CHICAGO— It's mid May and the tulips are still blooming on Michigan Avenue. I'm up here for a book signing and making full use of my spare time eating my way through the Windy City.
Art Smith opened his signature restaurant here a few months ago. Table Fifty-Two is a quaint little eating place tucked away on a charming tree-lined street and a breath of fresh, southern air in the capital of the Midwest.
Smith spent several years as Oprah's full-time, personal chef and still cooks for Ms. Winfrey's social functions, parties, and charitable causes. He formed his own charity several years ago, Common Threads, which helps to educate children on proper nutrition using food and art. He's a James Beard award-winning cookbook author, a humanitarian, a leader in preserving southern culture and foodways, and a world-class chef.
Table Fifty-Two has all of the Southern charm of an elegant, old-south dining room— chandeliers, heavy curtains, sideboards, plate collections hanging on the wall— with the sophistication of a white-linen restaurant, all in a building that used to house a garage. It feels like home, right down to the Gail Pittman dinnerware.
Pre-dinner amuse bouches in typical fine-dining restaurants consist of small, bite-sized portions of caviar-laced seafood topped with micro greens, or a demitasse of a light bisque or culinary foam. At Table Fifty-Two— a restaurant certainly as elegant as any of the micro-green mainstays— the amuse bouche is a deviled egg followed by Smith's famous drop biscuits with goat cheese and parmesan. The latter being one of the more unique and flavorful bread items I have ever tasted.
I finished my drop biscuit in record time and tried to steal my wife's. There was no way she was surrendering hers without a fight. The server sympathized and brought another order. Of all the meals I have eaten, in all of the cities, and all of the fine dining restaurants over the years, this meal will go down as the first time I have ever requested seconds on an amuse bouche.
Actually, I could have made a meal out of the drop biscuits, alone. Fortunately there was more to come. The next course consisted of a wood-fired pizza of fresh mozzarella, ham, and a roasted tomato sauce. Smith is big on pizza. We were at an event together a few years ago where he served pizzas with smoked duck and turnip greens. It was one of the more interesting pizzas I have ever tasted. This pizza was as good or better.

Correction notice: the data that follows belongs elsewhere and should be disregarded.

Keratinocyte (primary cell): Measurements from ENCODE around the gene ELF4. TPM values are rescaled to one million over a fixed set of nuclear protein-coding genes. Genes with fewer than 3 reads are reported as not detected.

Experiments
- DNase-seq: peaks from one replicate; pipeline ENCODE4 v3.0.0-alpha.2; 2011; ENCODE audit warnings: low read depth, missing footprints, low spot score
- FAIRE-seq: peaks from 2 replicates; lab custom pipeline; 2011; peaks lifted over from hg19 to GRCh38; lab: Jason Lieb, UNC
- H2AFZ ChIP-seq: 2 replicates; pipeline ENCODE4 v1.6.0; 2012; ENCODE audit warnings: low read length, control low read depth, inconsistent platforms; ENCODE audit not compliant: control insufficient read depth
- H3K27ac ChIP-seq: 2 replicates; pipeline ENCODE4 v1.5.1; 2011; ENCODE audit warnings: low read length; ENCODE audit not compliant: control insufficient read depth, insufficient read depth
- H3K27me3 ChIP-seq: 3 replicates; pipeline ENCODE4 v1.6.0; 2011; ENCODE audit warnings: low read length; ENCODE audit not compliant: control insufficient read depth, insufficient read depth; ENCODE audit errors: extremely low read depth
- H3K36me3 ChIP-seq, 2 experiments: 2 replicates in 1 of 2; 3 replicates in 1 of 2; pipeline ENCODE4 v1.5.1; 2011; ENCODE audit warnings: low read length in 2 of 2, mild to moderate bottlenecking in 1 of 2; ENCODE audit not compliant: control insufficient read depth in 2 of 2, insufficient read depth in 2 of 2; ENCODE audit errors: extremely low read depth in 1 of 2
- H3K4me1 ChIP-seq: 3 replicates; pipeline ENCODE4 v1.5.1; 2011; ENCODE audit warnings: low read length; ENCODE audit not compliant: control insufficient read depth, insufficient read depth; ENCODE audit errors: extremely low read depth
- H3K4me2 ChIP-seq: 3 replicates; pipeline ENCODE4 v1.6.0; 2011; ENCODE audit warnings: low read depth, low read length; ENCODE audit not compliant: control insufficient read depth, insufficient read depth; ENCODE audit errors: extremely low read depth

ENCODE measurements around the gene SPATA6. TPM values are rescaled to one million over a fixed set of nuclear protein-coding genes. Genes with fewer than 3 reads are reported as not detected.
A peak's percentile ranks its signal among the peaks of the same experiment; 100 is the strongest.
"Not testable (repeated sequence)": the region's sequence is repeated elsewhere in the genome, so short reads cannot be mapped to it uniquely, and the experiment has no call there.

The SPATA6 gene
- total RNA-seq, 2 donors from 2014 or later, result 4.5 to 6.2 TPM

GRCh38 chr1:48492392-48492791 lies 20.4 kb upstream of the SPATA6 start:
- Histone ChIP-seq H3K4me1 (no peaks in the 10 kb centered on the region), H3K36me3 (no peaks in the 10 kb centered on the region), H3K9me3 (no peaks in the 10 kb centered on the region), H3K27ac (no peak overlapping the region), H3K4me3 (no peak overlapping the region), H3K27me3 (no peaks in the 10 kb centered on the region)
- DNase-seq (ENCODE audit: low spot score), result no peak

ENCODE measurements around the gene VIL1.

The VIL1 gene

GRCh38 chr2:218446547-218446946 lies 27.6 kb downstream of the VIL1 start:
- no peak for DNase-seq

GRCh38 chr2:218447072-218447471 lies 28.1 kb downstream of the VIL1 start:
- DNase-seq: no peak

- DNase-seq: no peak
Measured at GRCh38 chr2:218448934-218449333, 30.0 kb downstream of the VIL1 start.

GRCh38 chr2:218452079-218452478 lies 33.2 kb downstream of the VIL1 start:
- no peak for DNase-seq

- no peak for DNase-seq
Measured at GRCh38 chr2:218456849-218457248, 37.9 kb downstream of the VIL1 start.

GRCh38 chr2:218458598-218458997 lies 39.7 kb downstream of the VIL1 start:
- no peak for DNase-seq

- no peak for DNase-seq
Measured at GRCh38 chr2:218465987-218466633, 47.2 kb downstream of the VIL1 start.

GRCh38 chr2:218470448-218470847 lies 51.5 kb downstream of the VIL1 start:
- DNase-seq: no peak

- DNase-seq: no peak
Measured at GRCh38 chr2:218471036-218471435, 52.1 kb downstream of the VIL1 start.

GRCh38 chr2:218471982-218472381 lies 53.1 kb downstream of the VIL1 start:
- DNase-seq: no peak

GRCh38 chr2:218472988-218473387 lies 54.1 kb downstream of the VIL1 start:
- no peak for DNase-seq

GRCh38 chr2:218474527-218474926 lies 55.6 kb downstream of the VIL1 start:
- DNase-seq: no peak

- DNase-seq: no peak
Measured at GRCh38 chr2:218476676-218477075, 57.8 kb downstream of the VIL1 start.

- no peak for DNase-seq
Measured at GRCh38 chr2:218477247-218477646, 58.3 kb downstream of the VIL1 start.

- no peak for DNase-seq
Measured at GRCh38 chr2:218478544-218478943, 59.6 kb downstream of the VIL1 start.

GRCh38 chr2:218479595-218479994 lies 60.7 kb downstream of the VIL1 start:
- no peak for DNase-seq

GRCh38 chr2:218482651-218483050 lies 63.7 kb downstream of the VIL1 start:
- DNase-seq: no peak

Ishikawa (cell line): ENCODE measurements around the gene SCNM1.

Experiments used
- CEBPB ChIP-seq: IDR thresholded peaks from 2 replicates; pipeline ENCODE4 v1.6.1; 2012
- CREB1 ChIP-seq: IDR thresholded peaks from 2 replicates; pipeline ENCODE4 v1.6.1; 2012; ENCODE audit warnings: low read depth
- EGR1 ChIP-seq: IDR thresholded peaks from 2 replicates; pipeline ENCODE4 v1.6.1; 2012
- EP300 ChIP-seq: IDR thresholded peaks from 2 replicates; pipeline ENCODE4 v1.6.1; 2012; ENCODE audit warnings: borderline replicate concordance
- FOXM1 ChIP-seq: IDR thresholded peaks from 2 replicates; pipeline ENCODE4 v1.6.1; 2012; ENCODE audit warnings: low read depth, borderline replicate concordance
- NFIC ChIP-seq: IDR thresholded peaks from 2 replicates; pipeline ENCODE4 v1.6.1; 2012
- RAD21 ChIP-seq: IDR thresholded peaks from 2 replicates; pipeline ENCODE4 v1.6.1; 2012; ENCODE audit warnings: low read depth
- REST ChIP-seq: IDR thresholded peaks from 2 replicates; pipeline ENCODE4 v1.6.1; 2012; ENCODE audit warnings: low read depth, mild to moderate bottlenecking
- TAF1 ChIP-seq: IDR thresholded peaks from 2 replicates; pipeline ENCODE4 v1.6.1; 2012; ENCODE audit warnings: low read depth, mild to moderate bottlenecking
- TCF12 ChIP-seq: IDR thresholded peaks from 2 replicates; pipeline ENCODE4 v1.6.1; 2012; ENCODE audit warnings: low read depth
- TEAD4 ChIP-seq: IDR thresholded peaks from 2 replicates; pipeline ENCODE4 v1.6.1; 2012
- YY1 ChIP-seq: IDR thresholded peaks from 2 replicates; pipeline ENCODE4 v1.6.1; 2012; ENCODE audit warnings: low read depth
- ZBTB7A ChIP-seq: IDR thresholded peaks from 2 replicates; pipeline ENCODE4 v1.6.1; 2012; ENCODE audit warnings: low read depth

My wife had a fried green tomato appetizer for an entrée; I skipped the main course offerings and opted for a selection of the family-style vegetable side orders— braised collard greens, roasted sweet potatoes with honey, baked macaroni and cheese, and market julienned vegetables in a light vinaigrette.
We finished the meal with a fruit cobbler and Art's famous Hummingbird Cake. Art Smith is full of Southern hospitality and charm. His restaurant is a perfect representation of his personality and character and worthy of a visit the next time you're in Chicago.
Chicago is one of our country's great restaurant cities. Where else could one sit a few blocks off of Michigan Avenue and eat turnip greens and drop biscuits while having a conversation with the neighboring table about the futility of the Chicago Bears offense.
Art Smith's Drop Biscuits with Goat Cheese and Parmesan Recipe
2 cups self-rising flour
2 teaspoons baking powder
1/2 teaspoon baking soda
1 teaspoon salt
4 tablespoons cold butter
4 tablespoons goat cheese
1 cup buttermilk
extra butter, to grease pan and top biscuits
1/4 cup grated parmesan cheese
1. Preheat your oven to 425°F Place one 10-inch cast iron pan into the oven while it is preheating. Place flour, salt, baking soda and baking powder into a medium-sized bowl. Cut in the butter and goat cheese. Make a well in the middle of the ingredients and pour in the milk. Stir until the mix is moistened, adding an extra tablespoon of milk if needed.
2. Remove the hot skillet from the oven and place a tablespoon of butter into it. When the butter has melted, drop 1/4 cupfuls of batter into the pan, (use a muffin scoop to drop the batter if you have one). Brush the tops of the biscuits with melted butter. Bake from 14–16 minutes until browned on the top and bottom. Remove from the oven and sprinkle with the grated cheese. Enjoy warm!